Thriller raises issue of global pandemic

What if your family was the only one left alive?

BLOOD LINE
Michael Green
Arrow, $34.99, pbk

Review by Geoff Adams

In his novel Blood Line, New Zealand author Michael Green presents a chilling picture of the long-predicted possibility of a pandemic illness striking the world.

Green, born in Kent, England, moved to Auckland in 1974.

He is a successful computer consultant, professional speaker and keen boatie (his first book, Big Aggie Sails the Gulf, was a comedy based on a character sailing his 20-foot trailer yacht around the Hauraki Gulf).

His second book was the practical Successful Speechmaking (after he had won several prizes in this area, including the BNZ Protectus Cup for oratory and a Toastmasters International A3 humorous speech contest).

With this third effort, Green can add novelist to his list of achievements.

It was first self-published after the writer lost his son to suicide in 1999.

Proceeds from sales were donated to LifeLine Auckland - a special limited edition of 1000 called The Crucial Gene (Bloodline) sold out quickly, resulting in a donation of $10,000.

Now, with a shorter title, Random House (NZ) has published the book, which raises the grim spectre in its subtitle: What if your family was the last left alive?The Chatfield family in Auckland find they have an amazing advantage in a world where a pandemic rapidly rages with no known cure, escalating deaths after the onslaught of the illness, the collapse of public services, and breakdown of law and order into chaos.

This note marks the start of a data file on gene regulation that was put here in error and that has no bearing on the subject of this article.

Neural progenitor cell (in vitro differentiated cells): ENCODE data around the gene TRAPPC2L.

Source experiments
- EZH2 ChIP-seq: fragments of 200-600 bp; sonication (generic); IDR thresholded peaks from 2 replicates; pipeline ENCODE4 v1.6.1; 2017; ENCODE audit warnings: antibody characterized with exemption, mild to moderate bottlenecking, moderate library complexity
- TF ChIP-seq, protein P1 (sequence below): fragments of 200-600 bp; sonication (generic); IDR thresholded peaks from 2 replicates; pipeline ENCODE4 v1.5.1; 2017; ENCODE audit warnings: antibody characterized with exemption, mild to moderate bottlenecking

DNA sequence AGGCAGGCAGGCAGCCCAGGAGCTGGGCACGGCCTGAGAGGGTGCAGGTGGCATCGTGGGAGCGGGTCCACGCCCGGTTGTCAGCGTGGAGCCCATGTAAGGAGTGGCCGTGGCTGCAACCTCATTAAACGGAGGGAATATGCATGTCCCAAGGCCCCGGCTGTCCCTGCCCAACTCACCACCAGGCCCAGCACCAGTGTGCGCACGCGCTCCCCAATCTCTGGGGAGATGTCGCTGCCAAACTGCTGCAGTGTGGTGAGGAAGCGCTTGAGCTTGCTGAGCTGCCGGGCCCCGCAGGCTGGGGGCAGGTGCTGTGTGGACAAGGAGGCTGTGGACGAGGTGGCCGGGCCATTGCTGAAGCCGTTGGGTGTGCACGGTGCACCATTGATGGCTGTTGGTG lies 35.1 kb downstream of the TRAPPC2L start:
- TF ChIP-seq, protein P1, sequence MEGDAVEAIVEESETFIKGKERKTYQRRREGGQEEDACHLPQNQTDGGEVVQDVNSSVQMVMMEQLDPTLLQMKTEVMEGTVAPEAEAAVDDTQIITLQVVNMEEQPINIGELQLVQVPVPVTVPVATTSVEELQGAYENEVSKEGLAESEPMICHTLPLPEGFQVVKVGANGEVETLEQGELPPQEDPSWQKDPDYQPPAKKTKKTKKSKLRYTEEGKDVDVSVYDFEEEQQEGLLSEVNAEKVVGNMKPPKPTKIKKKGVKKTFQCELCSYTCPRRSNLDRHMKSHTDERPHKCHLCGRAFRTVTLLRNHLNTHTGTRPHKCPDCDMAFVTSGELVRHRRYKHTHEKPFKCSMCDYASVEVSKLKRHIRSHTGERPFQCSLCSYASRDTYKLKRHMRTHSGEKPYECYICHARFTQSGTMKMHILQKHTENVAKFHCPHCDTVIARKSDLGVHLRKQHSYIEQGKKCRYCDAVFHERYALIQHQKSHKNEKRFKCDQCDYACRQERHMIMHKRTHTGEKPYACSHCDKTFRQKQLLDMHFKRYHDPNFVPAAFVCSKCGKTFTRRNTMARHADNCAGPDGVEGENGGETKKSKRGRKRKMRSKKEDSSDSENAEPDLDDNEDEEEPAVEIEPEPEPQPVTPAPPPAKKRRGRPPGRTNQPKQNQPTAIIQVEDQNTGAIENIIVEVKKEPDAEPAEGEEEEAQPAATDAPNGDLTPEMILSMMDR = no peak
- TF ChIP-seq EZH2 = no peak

The advantage is that they do not seem to be affected by the devastating attack of a virus, even though many of their loved ones are.

Mark Chatfield escapes from official surveillance (caused by his not being affected amid a plane-load of crew and passengers who are dead or dying) to get back to his family, who soon find themselves apparently the only ones left alive in the country.

We find how they scavenge and adapt to a world around them that has died off.

For ultimate survival of the family, and human race, they eventually believe they need to contact other members of their extended family who may carry the gene that must be immune to the virus.

So Mark and his son, Stephen, sail to England on a small yacht.

They find their immune relatives living in a tyrannical system run by one relative, who has set himself and his sons up as Lord of the Manor, ruling by torture and guns over other members of the family, now reduced to being serfs.

The early chapters describing the desperate mayhem of a pandemic that is credible, although far worse than anything we have been told to imagine, are by far the best in the book.

The second half of the book descends more into imagination and a standard horror story cum thriller, where the goodies ultimately escape, the baddies are overcome and a happy ending is left more to the reader's imagination.

The way a real pandemic could ravage a country, as we know it, is well worth considering - pandemics are still not officially discounted.

This is a compelling but not always pleasant read.

Maybe we should all check our emergency kits? Read this and you may decide to.

- Geoff Adams is a former ODT editor.

 

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